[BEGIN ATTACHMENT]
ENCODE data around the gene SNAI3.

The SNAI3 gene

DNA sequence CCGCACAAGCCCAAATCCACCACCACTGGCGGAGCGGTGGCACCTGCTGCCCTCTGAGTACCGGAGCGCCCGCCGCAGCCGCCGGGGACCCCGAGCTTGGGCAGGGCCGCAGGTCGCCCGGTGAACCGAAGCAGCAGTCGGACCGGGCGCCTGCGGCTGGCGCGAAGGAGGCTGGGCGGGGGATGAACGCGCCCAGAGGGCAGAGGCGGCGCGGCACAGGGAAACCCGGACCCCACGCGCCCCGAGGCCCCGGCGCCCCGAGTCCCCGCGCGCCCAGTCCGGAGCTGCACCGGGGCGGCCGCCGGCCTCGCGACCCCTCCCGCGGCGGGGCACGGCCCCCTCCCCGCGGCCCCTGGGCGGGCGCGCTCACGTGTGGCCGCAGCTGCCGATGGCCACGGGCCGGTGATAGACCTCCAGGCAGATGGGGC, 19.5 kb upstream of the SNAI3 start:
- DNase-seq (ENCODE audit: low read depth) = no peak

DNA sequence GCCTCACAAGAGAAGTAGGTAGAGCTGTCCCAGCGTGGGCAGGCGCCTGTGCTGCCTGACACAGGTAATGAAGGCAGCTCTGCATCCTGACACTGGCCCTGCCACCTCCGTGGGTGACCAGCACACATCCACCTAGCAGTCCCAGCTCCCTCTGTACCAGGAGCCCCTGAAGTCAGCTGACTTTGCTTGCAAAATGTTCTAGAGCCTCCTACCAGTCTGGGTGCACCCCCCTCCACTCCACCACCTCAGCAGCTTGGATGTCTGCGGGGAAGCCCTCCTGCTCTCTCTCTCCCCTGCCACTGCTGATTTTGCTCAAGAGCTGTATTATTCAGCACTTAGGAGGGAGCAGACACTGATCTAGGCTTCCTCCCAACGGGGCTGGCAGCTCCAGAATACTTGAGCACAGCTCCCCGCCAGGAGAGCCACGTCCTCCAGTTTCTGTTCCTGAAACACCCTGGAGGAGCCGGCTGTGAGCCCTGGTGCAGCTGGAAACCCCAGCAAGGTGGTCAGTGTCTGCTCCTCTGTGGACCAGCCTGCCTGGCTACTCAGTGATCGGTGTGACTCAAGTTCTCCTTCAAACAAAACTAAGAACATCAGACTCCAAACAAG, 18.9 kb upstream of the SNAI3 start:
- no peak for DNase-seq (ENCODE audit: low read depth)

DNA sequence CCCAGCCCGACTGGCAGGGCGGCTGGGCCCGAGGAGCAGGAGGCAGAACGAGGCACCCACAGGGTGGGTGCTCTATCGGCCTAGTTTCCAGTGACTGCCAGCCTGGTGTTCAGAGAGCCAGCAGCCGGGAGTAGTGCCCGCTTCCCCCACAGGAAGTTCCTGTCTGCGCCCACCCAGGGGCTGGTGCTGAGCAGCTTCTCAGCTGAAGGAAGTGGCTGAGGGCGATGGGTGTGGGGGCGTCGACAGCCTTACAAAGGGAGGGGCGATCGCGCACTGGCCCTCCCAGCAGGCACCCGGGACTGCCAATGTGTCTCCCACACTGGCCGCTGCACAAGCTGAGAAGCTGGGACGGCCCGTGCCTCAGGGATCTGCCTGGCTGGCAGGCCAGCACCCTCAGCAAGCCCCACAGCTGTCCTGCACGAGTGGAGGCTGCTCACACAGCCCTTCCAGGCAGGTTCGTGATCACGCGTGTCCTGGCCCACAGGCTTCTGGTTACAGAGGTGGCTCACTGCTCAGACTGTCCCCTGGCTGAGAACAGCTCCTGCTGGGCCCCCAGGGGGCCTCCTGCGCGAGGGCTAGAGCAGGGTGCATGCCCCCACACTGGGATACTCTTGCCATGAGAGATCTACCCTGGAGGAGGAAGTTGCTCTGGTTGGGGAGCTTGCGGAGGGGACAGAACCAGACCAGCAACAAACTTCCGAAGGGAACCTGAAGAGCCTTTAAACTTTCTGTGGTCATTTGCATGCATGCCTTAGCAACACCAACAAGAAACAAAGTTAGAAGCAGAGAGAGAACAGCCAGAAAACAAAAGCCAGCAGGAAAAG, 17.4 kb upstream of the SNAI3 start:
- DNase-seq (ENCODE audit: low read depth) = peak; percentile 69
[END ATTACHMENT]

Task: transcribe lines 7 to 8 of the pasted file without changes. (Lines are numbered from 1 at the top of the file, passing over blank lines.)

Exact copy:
DNA sequence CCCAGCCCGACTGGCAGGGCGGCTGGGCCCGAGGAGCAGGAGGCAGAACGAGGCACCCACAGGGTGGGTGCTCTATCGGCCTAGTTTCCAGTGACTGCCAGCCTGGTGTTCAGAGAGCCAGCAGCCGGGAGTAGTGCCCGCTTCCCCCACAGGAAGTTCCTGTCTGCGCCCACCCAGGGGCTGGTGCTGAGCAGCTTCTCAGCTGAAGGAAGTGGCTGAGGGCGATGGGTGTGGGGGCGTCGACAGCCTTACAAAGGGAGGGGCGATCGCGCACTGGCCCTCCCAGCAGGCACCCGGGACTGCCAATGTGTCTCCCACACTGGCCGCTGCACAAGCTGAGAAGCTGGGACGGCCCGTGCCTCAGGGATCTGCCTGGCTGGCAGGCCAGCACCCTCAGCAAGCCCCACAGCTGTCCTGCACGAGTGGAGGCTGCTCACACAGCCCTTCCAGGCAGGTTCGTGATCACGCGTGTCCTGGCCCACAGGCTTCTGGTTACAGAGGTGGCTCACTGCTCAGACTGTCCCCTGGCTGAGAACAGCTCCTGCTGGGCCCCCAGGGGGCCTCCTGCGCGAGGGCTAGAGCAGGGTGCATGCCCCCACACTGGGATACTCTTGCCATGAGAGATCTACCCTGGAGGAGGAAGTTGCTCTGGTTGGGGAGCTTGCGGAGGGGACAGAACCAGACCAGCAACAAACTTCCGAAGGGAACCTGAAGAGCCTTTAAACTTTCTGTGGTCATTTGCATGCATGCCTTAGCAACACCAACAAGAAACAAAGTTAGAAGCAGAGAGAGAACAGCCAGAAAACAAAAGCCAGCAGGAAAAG, 17.4 kb upstream of the SNAI3 start:
- DNase-seq (ENCODE audit: low read depth) = peak; percentile 69